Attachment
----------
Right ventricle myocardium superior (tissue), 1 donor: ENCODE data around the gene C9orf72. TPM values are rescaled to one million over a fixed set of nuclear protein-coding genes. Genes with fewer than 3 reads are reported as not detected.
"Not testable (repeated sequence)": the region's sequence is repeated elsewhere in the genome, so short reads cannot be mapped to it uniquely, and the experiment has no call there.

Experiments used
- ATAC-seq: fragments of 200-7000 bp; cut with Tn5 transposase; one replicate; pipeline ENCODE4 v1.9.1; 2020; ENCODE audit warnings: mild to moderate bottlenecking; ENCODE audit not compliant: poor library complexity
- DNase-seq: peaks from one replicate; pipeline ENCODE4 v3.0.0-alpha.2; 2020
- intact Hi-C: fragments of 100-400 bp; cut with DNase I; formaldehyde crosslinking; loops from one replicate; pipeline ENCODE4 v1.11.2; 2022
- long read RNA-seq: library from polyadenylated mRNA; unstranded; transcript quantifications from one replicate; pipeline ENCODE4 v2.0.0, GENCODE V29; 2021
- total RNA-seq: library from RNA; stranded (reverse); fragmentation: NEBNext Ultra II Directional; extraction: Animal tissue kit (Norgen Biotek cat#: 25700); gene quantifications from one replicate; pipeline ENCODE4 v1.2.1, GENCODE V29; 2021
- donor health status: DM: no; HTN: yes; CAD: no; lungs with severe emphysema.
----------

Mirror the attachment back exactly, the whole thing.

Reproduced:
Right ventricle myocardium superior (tissue), 1 donor: ENCODE data around the gene C9orf72. TPM values are rescaled to one million over a fixed set of nuclear protein-coding genes. Genes with fewer than 3 reads are reported as not detected.
"Not testable (repeated sequence)": the region's sequence is repeated elsewhere in the genome, so short reads cannot be mapped to it uniquely, and the experiment has no call there.

Experiments used
- ATAC-seq: fragments of 200-7000 bp; cut with Tn5 transposase; one replicate; pipeline ENCODE4 v1.9.1; 2020; ENCODE audit warnings: mild to moderate bottlenecking; ENCODE audit not compliant: poor library complexity
- DNase-seq: peaks from one replicate; pipeline ENCODE4 v3.0.0-alpha.2; 2020
- intact Hi-C: fragments of 100-400 bp; cut with DNase I; formaldehyde crosslinking; loops from one replicate; pipeline ENCODE4 v1.11.2; 2022
- long read RNA-seq: library from polyadenylated mRNA; unstranded; transcript quantifications from one replicate; pipeline ENCODE4 v2.0.0, GENCODE V29; 2021
- total RNA-seq: library from RNA; stranded (reverse); fragmentation: NEBNext Ultra II Directional; extraction: Animal tissue kit (Norgen Biotek cat#: 25700); gene quantifications from one replicate; pipeline ENCODE4 v1.2.1, GENCODE V29; 2021
- donor health status: DM: no; HTN: yes; CAD: no; lungs with severe emphysema.